Clinging to the past?

God, the creator of all that is real, knows creation to be spiritual and perfect— in this present moment and always.

I once totaled my car while turning left at a large intersection. A driver I’d observed slowing to a stop at the impending red light suddenly decided to gun it just as the light turned from yellow to red. We hit with force, as we were both accelerating.

I’m happy to say the other driver and I walked away from that incident. Our cars were crushed, but we were protected by air bags. I was unhurt, aside from a stiff neck and a few bruises on my face.

A couple of days later I was struck by the thought that there had never been a moment when God was not present. In the Christian Science textbook Mary Baker Eddy writes, “As a drop of water is one with the ocean, a ray of light one with the sun, even so God and man, Father and son, are one in being” (Science and Health with Key to the Scriptures, p. 361). So, I could not be separated from God, from divine Love and Life, for an instant. Right there, even at the moment of impact, God was with me. 

I suddenly felt impelled to rush to my bedroom mirror, where I watched the bruises disappear from my face in a matter of seconds. I had a clear sense of the allness of God and recognized that the incident had never touched my true identity as God’s child.

Now, you may be tempted to ask, “If God was with you, why did the crash happen in the first place? Why does any bad thing happen?” But this line of thinking would anthropomorphize God and make us feel trapped in matter. It’s vital to remember that it’s the understanding of our relationship to God, omnipresent Spirit, that brings healing.

In the chapter “Prayer” in Science and Health, Mrs. Eddy tells us, “If we pray to God as a corporeal person, this will prevent us from relinquishing the human doubts and fears which attend such a belief, and so we cannot grasp the wonders wrought by infinite, incorporeal Love, to whom all things are possible” (p. 13). A little further on she adds, “The world of error is ignorant of the world of Truth,—blind to the reality of man’s existence,—for the world of sensation is not cognizant of life in Soul, not in body.”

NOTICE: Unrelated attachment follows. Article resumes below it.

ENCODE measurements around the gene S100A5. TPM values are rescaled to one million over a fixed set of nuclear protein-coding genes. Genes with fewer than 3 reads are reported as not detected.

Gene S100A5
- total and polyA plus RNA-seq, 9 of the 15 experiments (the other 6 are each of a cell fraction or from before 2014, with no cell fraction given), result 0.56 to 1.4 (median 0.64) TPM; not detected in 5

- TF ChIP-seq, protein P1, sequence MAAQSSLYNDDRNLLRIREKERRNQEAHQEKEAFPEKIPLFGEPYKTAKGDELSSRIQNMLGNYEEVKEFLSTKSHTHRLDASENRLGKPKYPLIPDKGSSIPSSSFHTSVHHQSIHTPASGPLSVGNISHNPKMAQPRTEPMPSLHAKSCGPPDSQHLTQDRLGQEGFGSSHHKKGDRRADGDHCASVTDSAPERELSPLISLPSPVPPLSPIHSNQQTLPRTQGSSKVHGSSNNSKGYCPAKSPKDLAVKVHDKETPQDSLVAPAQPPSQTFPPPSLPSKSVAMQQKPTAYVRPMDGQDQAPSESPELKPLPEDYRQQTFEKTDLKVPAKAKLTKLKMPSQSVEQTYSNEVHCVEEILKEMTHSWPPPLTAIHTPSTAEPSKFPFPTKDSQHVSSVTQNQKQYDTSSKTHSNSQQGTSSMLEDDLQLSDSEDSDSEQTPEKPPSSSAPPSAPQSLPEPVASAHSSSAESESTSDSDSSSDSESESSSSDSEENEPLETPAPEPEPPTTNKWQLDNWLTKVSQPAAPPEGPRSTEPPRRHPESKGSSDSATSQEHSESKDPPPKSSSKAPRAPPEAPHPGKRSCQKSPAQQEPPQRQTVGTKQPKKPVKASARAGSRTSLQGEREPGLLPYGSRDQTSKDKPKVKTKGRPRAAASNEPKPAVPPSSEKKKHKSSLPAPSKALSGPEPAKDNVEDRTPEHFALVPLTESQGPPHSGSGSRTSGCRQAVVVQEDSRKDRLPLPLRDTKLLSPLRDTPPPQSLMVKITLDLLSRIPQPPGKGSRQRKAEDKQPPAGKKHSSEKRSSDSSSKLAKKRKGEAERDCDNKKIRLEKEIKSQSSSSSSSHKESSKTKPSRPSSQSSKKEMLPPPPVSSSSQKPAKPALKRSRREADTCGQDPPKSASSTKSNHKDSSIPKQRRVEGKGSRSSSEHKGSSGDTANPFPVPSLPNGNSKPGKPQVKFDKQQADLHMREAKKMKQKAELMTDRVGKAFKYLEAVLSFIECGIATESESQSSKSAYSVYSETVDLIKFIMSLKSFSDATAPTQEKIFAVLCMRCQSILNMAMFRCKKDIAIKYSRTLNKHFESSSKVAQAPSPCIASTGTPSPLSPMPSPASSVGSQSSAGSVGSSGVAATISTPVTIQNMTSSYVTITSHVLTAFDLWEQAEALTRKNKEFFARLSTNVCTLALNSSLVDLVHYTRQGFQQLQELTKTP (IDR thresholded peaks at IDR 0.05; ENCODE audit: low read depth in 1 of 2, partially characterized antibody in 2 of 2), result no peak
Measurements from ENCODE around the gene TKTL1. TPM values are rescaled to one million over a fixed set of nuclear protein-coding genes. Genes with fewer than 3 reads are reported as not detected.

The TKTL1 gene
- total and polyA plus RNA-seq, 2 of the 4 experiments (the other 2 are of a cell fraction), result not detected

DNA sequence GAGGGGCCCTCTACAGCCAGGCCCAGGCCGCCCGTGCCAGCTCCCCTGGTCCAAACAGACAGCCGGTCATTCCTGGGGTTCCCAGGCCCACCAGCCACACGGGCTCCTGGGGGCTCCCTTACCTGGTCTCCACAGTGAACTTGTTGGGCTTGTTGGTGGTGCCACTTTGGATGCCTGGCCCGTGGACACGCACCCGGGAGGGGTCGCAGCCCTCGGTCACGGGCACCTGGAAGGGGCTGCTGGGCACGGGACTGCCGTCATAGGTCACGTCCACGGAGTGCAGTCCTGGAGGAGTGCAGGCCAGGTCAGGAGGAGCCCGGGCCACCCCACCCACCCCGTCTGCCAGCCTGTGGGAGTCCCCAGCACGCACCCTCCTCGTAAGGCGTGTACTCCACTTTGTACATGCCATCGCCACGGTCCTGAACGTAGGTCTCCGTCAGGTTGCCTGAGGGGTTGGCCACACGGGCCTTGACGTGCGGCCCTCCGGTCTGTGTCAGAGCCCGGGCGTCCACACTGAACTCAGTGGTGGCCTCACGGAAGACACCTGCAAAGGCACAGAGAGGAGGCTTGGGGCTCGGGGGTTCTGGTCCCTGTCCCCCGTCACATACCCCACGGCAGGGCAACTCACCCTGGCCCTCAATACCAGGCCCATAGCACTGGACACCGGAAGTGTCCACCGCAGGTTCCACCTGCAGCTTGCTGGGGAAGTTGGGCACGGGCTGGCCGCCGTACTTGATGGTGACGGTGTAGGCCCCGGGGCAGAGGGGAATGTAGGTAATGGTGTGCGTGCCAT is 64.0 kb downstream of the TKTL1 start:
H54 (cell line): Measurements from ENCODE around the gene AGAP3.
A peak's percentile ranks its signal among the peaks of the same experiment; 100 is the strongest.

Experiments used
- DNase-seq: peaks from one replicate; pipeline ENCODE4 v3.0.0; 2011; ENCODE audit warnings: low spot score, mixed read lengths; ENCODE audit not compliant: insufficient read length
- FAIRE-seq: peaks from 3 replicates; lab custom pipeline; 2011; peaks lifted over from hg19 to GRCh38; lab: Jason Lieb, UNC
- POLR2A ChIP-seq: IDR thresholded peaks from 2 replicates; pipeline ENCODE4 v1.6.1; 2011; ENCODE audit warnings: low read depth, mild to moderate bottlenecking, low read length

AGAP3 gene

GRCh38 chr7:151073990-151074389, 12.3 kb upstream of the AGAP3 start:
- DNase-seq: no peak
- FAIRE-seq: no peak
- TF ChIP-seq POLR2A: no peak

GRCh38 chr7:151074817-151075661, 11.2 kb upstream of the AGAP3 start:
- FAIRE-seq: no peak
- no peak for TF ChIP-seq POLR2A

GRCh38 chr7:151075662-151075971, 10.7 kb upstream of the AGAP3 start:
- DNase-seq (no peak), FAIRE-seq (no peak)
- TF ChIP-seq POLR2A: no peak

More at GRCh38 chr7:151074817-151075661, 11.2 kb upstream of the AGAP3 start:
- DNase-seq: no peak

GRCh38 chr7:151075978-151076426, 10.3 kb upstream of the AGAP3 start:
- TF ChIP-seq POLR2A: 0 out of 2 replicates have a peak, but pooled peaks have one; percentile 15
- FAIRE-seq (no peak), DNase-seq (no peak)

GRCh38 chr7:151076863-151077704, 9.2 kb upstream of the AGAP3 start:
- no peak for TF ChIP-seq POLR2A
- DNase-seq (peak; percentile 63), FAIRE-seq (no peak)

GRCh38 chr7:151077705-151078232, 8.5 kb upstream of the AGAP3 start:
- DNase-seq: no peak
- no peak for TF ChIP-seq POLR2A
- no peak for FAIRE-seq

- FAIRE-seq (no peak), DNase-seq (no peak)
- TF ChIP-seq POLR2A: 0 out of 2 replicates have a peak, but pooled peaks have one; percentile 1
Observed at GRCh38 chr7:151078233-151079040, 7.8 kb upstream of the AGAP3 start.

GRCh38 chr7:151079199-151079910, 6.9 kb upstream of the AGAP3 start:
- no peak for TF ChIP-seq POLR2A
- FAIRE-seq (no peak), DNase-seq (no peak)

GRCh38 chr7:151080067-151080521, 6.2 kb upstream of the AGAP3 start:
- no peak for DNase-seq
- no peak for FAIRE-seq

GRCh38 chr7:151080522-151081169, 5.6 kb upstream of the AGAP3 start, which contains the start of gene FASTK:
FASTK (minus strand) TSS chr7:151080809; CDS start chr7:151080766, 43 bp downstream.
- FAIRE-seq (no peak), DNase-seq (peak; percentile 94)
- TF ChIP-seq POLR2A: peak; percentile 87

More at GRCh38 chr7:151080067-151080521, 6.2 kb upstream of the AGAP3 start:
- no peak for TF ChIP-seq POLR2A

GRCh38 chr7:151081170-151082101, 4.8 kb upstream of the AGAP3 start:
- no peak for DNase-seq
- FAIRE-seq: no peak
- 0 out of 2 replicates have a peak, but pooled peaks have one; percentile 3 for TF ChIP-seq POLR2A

There has never been a moment that God was not present.

Soul, God, is not cognizant of matter. Knowing His own perfection, God, the creator of all that is real, knows creation to be spiritual and perfect—in this present moment and always. There is no other reality. As this shift in thinking directs us away from matter toward Spirit, our experience shifts as well. 

Healing involves wholeheartedly detaching thought from the narrative of materiality to embrace the spiritual evidence of divine Love, or God. How often, though, I find myself clinging to the past, even—or especially—an uncomfortable one. I may be remembering a grievance, a sense that something happened that was unfair, such as in the incident with my car, where the other driver made the mistake. Why should I have to pay a price for someone else’s error? Or maybe I’m harboring regret that my action or inaction at a critical moment somehow made me lose God’s protection. Or perhaps I’m resentful, feeling that God was or is indifferent to my welfare. 

In hanging on to any of these notions, I’m accepting that there can be an “I” separate from God. I am not only believing I have a history in which God was absent but also wanting Him to acknowledge that I’ve suffered. Science and Health offers this compelling correction: “Let us rid ourselves of the belief that man is separated from God, and obey only the divine Principle, Life and Love. Here is the great point of departure for all true spiritual growth” (p. 91).

In order to be healed, I needed to rid myself of the belief that I’d had a suffering body at some point in the past, or that I could have a suffering body now and into the future because of some mistake in the past. I think that’s what I experienced in front of the mirror after pondering God’s ever-presence. I completely relinquished a material conception of life. Then I was able to see myself as God sees each of us—spiritual, perfect, and indestructible.

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